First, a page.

And to have a job where I'm like, I don't have to call my parents anymore, like, yeah, every four months, just being like, I'm so sorry.


I swear to God, I just I need like seventy two dollars. And they were always so nice about it and you know, they didn't have a lot but it's like they were like it's fine, it's fine. We know how hard you're working.


But there's also a time where I just remember I paid like my cable bill or something and I was like, I, I don't remember how much it was. Oh, right, right, right, right.


I wrote a check and I'm sure it was like forty two dollars. It wasn't like whoa oh I gave it away thousands but before I don't know I may have thirty eight in the bank.


I don't know if I have forty two and I just like wrote the check for forty two dollars because I had a steady job for the first time and I was like holy God.


Like is this how this works. Yeah.


I remember when Annie and Kristen called me to come in for it, I almost didn't go because it was such a big deal that they were doing like they were writing a movie for Judd. Yeah. Oh my God. Like finding out a friend, Glos, you were just like this possible, like, I really just remember being like, oh, I don't even know what to say. I don't know how to, like, say enough. I was so nervous I was going to go in and do something stupid and it would reflect poorly on them because they wrote it for you.


Right. So like, no, no, no, no. I think they'd been like seeing people a bunch and they were. But I think you're about to, like, get rid of the part.


And I was kind of like one of the last ones to come in. There's like, do you want to come in? I was like, I don't want to ruin this for you.


And I and I had always thought if I could get a line in a Paul Feig or a Judd Apatow thing, like just one, if I could do the one thing where I'm like coffee, sir, now I've made it because I always thought that camp it was so funny, but it was all kind of grounded and like seems so much more my style. Yeah.


They they were also very somberly as opposed to like the traditional here's here's your comedic star. Everyone else is going to support this person's moment to be funny. Yeah, it was very collaborative, which is very totally sketch comedy.


Yeah. When I went in and I thought I tanked it like on the way home, I was like, oh God, you idiot, idiot.


I'm talking about like I had like a sexual encounter underwater with a dolphin and I literally was driving home just like you dummy, you dummy.


You embarrass Kristen and Annie. What the hell were you talking about? First of all, like you can't have sex with. I'm like, oh, my God.


I never I never thought in a million years I was going to get it.


And then you did. And then, oh, my gosh, overnight you're going to get to be the lead of movies like Crazy in the way that Sandler and all these people, you know, that we looked up to that happened.


Yeah, Ben and I are always like, you know, we start a new movie or if we, you know, sell something, if there's still a look like afterwards, we're like, what the hell just happened?


I was like a running game of we expect somebody to be like, oh, my God, we just figured out who you got to go.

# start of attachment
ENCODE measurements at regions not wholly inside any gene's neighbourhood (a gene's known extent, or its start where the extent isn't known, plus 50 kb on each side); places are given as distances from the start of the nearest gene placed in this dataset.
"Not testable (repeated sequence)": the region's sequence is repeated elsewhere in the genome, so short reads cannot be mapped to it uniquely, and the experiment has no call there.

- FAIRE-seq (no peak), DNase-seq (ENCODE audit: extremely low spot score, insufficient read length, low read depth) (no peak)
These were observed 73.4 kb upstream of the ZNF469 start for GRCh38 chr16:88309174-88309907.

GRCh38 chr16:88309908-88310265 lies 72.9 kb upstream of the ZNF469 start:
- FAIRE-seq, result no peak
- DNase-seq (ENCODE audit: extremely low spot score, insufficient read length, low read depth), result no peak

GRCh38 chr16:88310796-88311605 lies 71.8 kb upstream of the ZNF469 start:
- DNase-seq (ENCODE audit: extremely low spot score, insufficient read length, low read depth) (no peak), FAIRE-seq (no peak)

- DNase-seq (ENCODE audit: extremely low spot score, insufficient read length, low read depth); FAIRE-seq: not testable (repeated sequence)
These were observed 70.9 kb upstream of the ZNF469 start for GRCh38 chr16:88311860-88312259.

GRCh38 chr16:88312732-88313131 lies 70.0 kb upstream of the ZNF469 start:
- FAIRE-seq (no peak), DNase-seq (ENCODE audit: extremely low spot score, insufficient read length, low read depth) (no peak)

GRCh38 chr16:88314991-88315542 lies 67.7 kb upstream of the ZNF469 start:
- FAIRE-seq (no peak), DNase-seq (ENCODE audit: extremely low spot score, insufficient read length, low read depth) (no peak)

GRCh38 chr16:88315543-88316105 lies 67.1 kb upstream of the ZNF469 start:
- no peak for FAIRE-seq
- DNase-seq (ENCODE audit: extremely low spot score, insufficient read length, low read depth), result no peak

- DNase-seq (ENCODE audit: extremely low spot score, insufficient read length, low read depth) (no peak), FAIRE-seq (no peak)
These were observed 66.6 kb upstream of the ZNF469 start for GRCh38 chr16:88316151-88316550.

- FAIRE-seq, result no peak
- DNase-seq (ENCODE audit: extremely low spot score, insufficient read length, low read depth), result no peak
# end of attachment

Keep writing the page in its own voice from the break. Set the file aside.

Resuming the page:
Sorry, you guys have got to we you know, your ID got switched with someone else's.


But we're onto you now and we we've got some phone calls to make. We got to tell some other presidents of studios that this is a big clerical error.


They should have never been let in.


I kind of always think that I'm like, I've had such a fun ride. I'm like, when it happens, I'm going to be like, you got it, you got it. What is to clean up our snacks or you just get out, OK?


Can I take my chair back? No. OK, is it so nice that you guys have been on the ride from day one together. Like that's so cool that you kind of also can't really get away with anything because he's a part of your history, not just like the Melissa McCarthy.


Melissa McCarthy.


Yeah, it's like the best. That's how we met, you know. I mean, we met being stupid and doing these crazy characters. And he was my favorite person to write with. So it's like I know so many people are always like, oh. You know, what's it like spending all day with with your husband then coming home and like, well, I kind of married someone I'm crazy about.


So it's kind of awesome now.


Did you feel the pressure of, like, when you came out of bridesmaids, like, oh, shit, now I got to shoot. Like, it's such a shift in thinking, like, I just want to be in this stuff and now all of a sudden, like, oh, I got to choose responsibly.


I was funny. I was just talking about this. Bateman called me Jason last. We called him like wanted to talk about something.


And I was like, oh, is this like who is this really like?


Oh, I just there's a there's a thing, you know, it's written for two guys, but I thought you and I could do it. You want to meet for lunch and I'm like. This is Todd just I couldn't quite process, but I was like, it sounds like Bateman. Yeah. Going and listening to someone be like, here's a great idea. What do you think? Yeah. You know, I was used to like, you know, us doing stuff.


We all talk about it and but it wasn't used to someone so established and successful being like, what do you think it was a moment of like? Because at that moment I was like, I may only get one more.


Yeah. Yeah. Because, I mean, how many people, you know, you're one and done or two and done. You know, Ben and I talked about it. He seems nice. It seems like it'll be kind of silly and fun.